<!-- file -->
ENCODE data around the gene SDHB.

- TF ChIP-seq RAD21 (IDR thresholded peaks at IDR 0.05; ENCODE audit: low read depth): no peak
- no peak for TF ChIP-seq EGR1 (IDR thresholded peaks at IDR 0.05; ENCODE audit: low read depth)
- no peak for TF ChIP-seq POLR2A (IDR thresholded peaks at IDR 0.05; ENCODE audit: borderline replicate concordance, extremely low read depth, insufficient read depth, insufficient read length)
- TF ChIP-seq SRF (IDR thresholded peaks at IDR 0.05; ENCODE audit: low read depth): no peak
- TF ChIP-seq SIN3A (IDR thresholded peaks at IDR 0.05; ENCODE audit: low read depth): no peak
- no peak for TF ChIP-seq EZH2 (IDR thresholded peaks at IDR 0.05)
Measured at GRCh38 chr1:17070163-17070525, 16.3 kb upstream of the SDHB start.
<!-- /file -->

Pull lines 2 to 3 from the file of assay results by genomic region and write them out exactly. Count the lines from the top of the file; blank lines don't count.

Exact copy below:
- TF ChIP-seq RAD21 (IDR thresholded peaks at IDR 0.05; ENCODE audit: low read depth): no peak
- no peak for TF ChIP-seq EGR1 (IDR thresholded peaks at IDR 0.05; ENCODE audit: low read depth)